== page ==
There is also something so fascinating about the way that 19th-century romantic scientists threw themselves into their own experiments. These people were sort of recklessly fearless, testing new drugs on themselves without being able to anticipate the effects. We felt that this could be pretty interesting dramatic territory.
NM: NUMB uses the fictional frame of an imagined dinner party to explore the lives and legacies of real historical figures. What was the thought behind framing the piece this way?
CK: Our goal is to make historical figures and events accessible in a very contemporary way. There can be a sort of wall that separates “history” from the “present” in drama, a wall that causes people to think that history is so far away from us that the feelings of the characters are inaccessible, and we wanted to break that down. That’s why some of the dialogue has a contemporary feel, and why the dinner party was important to us. It’s a way to the show the energy and excitement of discovery among friends. We wanted a scene that felt contemporary in its style, in its energy, in its overlapping dialogue. Something that could help our audience drop in to the drama of the moment.
Once the scene was written, it became clear that the dinner party could help us tie together the stories of these characters in a meaningful way, and in a way that was, for the most part, historically accurate. The dramaturgy of the piece is grounded in historical fact, and many of the scenes are drawn directly from primary sources. Putting these characters together into one place allowed us to bounce their stories off of each other, to see the parallels and pitfalls in each character’s experience. In terms of story telling, I think that the drive to have the end of the piece come back to the beginning (the dinner party returns at the end of the show) felt like a good way for our audience to see something familiar in a new light. They could watch the dinner party scene at the end of the show with the full knowledge of these moments that flit by in the characters’ lives—these moments that have great importance, but barely register at the time.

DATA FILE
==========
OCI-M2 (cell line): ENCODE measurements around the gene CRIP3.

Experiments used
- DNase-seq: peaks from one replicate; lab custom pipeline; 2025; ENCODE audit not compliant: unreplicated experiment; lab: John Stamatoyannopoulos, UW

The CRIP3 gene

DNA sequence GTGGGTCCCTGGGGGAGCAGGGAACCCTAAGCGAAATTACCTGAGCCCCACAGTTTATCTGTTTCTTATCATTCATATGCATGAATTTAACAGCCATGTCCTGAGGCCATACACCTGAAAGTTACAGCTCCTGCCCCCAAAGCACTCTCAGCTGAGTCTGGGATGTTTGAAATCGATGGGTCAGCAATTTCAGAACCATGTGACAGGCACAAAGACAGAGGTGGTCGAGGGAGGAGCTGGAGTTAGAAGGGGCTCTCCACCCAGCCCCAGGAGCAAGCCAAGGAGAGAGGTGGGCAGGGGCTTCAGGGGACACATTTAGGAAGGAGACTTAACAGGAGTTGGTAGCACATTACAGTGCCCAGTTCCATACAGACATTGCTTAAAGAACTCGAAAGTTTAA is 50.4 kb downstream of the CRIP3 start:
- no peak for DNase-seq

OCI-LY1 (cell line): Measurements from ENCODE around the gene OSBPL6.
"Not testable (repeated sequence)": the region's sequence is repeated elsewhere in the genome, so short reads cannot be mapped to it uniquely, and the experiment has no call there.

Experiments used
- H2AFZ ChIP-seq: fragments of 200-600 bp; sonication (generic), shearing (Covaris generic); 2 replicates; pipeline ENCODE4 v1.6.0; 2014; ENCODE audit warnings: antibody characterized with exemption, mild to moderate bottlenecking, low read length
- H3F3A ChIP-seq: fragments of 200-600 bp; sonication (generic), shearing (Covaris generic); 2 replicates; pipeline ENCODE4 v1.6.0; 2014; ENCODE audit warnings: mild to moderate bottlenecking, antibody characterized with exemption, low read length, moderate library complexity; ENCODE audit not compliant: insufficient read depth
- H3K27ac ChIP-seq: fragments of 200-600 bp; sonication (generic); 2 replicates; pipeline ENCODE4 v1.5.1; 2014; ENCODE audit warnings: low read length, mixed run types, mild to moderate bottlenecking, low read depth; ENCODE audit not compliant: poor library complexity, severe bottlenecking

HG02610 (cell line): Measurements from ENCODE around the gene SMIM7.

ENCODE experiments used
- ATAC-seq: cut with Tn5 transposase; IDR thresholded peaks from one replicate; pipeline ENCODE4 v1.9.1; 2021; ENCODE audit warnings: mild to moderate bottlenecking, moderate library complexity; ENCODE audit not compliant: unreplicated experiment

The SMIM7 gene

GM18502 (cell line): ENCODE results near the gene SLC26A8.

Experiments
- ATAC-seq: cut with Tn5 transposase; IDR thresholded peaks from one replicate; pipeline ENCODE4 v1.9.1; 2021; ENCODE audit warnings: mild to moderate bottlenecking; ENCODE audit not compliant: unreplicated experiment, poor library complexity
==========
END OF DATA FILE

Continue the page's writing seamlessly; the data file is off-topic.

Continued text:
NM: What are the biggest dramaturgical challenges you faced in adapting this obscure history?
CK: There are a few big challenges in terms of the dramaturgy. The first challenge was to figure out which story we wanted to tell. We were originally looking at the story of William Stewart Halsted (this was before The Knick came out) who was one of the fathers of modern surgical techniques, but was also addicted to cocaine throughout his life. We did a showing of work and found that our audience was more interested in some of the early figures in the history of painless surgery. This is why it’s so helpful to have an engaged and energetic core audience who can help you figure out where you go next.